Pruning the Super Family Tree

Pruning the Super Family Tree.
September, 2008
Chaim Freedman

(Click on documents and photos to enlarge)

When I began to research the history of the Super family in the mid-1970’s to trace the family tree, the contemporary generations of the family living in Australia and England were the only members of the family known to me. Whilst I knew that there were many relatives in South Africa and some in Canada, there had been no contact with them for many years. Indeed, even when contact was re-established, the diverse branches of the family were not aware of the exact relationships between them.

In the mid 1980’s Norman Super, living in Melbourne and originally from South Africa, sent me a family tree compiled by elderly relatives in South Africa whilst attending a family celebration, probably in the early 1970's. This clarified many connections and as each new source came to light, the family tree began to take shape. The various branches were assumed to belong to a common trunk, with a common ancestor named Shmuel. At the time archival records in the Former Soviet Union were not available to confirm this theoretical tree, based on oral history. With the fall of that State valuable and relevant material pertaining to the family was discovered in Latvia.


The above is a condensed version of the tree.
This tree shows five siblings as the children of Shmuel Super. One of the siblings is indicated by a blank space above the name of “Samuel m Daphnie”. These were supposed to be the parents of Rabbi Yitskhak Yaakov Super of Melbourne. “Daphnie” was not his mother’s name; it was Khaya Minna. Apparently the elders of the family in South Africa who put together this tree did not know the name of this presumed sibling of the ancestors of their respective branches of the family.

Rabbi Yitskhak Yaakov Super, Evercreech, England c.1912

The earliest name known to the Australian Supers was Shmuel, the father of Rabbi Yitskhak-Yaakov. He and his wife Khaya-Minna lived in the small town of Korsovka now called Karsava, in Latvia. The region was until the Russian Revolution of 1917 part of the Russian Empire in the eastern part of Vitebsk Gubernia (government) known as Latgale (or Lettland). Since Yitskhak Yaakov had left his parents' home in Korsovka at the age of twenty-one and settled in England, he had little opportunity to hear from his father information about his family's origins, nor did he get to know his many relatives who lived in the neighbouring town Lutzin, where in fact he had been born. Such was also the case for his brother Yosef who also settled in England at an early age.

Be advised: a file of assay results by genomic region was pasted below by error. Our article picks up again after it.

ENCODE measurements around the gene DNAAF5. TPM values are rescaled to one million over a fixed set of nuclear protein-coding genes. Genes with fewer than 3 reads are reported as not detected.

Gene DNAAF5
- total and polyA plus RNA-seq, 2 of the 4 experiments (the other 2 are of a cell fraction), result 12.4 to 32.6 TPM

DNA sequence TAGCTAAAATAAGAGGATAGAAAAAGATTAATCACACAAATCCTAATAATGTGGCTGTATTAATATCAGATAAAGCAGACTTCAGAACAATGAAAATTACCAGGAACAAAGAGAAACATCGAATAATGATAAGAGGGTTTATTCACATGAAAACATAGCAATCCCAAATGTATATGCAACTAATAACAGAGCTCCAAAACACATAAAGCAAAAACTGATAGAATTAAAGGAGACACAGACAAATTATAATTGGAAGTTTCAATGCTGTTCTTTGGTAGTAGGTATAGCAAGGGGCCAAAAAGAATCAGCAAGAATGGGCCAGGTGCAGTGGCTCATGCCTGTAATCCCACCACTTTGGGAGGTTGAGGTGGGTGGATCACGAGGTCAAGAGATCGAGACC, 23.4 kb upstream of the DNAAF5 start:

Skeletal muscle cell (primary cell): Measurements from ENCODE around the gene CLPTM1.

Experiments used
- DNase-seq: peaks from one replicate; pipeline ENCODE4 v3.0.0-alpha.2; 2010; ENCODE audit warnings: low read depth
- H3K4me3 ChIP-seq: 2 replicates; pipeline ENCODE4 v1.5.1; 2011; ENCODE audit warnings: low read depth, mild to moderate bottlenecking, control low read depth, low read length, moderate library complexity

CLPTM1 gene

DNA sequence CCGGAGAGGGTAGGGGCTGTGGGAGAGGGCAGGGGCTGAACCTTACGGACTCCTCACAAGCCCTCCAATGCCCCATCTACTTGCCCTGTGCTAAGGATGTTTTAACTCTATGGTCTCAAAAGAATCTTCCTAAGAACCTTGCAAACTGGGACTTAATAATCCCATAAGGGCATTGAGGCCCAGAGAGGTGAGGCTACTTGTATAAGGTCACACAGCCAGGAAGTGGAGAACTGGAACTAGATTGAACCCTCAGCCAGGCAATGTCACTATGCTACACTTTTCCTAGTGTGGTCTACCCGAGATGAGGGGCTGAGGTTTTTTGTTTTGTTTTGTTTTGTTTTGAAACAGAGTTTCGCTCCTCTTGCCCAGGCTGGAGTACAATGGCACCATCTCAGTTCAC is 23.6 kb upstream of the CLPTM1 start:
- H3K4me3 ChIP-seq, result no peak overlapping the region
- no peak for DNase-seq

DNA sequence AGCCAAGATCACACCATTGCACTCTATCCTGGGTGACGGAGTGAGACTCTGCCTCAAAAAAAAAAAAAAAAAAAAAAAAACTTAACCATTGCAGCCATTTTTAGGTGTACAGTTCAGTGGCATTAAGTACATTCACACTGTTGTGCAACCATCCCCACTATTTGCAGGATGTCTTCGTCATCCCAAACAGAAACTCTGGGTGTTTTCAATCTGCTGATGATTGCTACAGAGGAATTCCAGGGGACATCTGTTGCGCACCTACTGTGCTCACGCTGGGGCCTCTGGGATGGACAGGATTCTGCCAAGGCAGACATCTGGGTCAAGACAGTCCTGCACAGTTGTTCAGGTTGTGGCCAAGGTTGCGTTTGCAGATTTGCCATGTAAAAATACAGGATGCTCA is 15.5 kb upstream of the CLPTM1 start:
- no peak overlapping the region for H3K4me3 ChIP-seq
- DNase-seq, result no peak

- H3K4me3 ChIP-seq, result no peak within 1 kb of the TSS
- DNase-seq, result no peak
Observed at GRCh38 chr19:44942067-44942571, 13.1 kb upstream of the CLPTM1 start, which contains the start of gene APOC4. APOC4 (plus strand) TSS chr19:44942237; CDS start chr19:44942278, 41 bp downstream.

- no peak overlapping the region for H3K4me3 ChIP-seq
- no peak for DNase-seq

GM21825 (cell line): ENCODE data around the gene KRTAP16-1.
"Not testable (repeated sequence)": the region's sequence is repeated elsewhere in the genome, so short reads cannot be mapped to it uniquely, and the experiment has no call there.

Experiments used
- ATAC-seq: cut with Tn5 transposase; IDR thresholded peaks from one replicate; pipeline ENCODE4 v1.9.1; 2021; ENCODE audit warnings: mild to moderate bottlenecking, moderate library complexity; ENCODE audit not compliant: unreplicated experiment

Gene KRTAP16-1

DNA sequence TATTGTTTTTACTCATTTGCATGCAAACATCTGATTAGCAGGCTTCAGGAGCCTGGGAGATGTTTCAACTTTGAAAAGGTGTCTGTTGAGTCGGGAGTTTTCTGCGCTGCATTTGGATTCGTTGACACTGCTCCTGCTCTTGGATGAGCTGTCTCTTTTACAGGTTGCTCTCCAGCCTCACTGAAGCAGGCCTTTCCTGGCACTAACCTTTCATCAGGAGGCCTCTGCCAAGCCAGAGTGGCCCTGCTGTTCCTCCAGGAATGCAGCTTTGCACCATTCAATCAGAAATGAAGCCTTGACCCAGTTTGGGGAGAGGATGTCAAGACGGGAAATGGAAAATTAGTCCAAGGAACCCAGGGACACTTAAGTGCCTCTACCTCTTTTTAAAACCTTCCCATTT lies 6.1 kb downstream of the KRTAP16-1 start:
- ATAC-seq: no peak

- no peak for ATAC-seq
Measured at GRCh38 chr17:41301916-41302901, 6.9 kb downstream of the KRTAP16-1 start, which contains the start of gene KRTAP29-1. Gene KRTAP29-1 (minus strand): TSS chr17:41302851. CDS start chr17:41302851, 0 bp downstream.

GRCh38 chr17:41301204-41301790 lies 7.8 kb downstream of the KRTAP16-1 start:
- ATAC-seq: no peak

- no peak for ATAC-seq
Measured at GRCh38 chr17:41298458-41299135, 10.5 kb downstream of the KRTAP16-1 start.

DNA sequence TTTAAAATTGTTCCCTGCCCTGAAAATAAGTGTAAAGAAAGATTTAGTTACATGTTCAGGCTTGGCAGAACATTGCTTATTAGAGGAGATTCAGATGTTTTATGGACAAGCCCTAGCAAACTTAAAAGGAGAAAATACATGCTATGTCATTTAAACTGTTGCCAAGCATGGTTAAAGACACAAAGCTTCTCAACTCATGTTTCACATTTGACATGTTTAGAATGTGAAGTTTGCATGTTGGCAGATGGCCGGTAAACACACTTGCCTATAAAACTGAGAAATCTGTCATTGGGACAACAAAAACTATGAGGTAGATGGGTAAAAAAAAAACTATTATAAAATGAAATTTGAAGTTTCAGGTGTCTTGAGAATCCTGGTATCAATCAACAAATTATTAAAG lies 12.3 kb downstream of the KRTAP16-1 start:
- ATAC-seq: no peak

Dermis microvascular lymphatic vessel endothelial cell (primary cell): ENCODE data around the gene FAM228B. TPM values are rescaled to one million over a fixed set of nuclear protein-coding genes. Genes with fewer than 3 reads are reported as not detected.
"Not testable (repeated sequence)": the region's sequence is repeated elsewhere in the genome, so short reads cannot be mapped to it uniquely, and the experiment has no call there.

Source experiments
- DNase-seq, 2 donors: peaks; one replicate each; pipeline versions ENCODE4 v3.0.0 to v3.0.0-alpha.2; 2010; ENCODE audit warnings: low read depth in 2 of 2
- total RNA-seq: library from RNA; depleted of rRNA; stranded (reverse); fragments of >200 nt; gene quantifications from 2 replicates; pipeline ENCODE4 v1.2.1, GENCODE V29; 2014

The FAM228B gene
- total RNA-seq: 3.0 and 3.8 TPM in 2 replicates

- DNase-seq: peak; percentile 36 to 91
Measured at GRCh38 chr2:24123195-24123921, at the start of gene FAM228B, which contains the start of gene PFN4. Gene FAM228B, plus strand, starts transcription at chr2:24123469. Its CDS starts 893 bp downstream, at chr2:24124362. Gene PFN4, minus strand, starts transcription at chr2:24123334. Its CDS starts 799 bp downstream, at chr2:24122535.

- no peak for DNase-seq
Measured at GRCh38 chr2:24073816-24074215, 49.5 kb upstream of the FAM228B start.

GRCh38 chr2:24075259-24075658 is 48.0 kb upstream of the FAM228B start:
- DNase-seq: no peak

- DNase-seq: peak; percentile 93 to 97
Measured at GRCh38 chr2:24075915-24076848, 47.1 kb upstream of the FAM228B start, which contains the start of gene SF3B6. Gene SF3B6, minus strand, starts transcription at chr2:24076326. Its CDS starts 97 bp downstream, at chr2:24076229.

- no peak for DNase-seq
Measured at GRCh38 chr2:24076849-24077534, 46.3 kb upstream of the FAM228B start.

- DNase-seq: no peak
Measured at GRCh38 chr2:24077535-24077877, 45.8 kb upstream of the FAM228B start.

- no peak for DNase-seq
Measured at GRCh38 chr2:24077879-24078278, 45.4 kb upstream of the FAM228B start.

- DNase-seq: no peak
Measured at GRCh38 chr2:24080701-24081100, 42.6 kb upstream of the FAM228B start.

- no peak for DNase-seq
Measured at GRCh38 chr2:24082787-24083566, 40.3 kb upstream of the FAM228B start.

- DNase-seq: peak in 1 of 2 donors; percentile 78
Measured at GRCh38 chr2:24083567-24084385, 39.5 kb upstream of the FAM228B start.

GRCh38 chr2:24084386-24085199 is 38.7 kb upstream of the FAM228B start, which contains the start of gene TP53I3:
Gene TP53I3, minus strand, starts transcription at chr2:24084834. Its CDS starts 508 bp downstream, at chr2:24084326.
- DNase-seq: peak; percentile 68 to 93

Khaya-Minna, Fruma and Shmuel Super c.1905, Korsovka, Latvia.

In a letter (in Hebrew) written in 1960 Yitskhak-Yaakov Super answers his son Rabbi Dr. Arthur Saul Super, then living in South Africa, who asks him about the relationships among the family Arthur met in South Africa. Yitskhak Yaakov explains that he left his home town as a young teenager in order to study and then worked as a Shokhet in a number of towns until he left Latvia aged twenty-one:

It is nearly fifty-nine years since I left Korsovka and how can I remember the Supers, but you can tell them that all the family who you met or who you will meet are not only relatives, but are flesh and blood to us. About Mr. Benjamin who is close to seventy three years old, if his name in Hebrew is Benyamin son of Reb Shmuel Sholem, he would be our second cousin.”
At the time of my original research I did not know who this person was and so made no use of this information until 2003 when I received photographs of many of the tombstones in the Jewish cemetery in Korsovka, including that of Shmuel-Sholem.

One earlier generation of the Australian and English branch was available, derived from the Korsovka tombstone inscription of Shmuel Super, Yitskhak-Yaakov’s father. A photograph of the grave was sent to Australia by Shmuel's son Khatzkel (his full name was Yekhezkel and he also appears in the picture) taken after the death of Shmuel in Korsovka in 1928. Since Hebrew names appearing on a tombstone also include the father's name, it was established that Shmuel's father was called Yosef-Yehoash. The name Yehoash is very rarely used, although its Biblical origin stems from the righteous King of Judah, Yehoash who repaired and rededicated the Temple in Jerusalem.

Rabbi Arthur-Saul Super (Avraham-Shaul) told me of an oral tradition that there was an earlier ancestor, Rabbi Tuviah (Teviah) Super who he had heard had lived in Lutzin in the early nineteenth century. He had also been told that his ancestors had been Soferim (scribes) for many generations. This was in fact the origin of their surname, Super being a Russian corruption of the term Sofer, or it's Aramaic version Safra, being the usual designation of the official town scribe: `Safra Demata'.

Yet another item of oral history told to Arthur by relatives in South Africa was that an ancestor had written a Sefer Torah, which he had presented to the Baron Ginzburg who was in fact his cousin!

These sparse oral traditions formed the basis for extrapolating theoretical lines of descent. Firstly a record was found of one Teviah Super who held the position of Gabbai of the Great Synagogue in Lutzin. He was listed as one of the notables of Lutzin in “Yahadut Latvia” (Israel 1953), “Tevi Super, Gabbai of the Great Synagogue”.

This reference did not indicate when “Tevi” lived. However Magistrate records from 1897 found by Latvian researcher Aleksanders Feigmanis refer to a dispute involving Teviah Super Gabbai of the Alt Shule Mankov”. So the above reference to “Tevi Super” did not refer to an early ancestor of the entire Super family, mentioned by Rabbi Arthur Super according to family oral history in South Africa.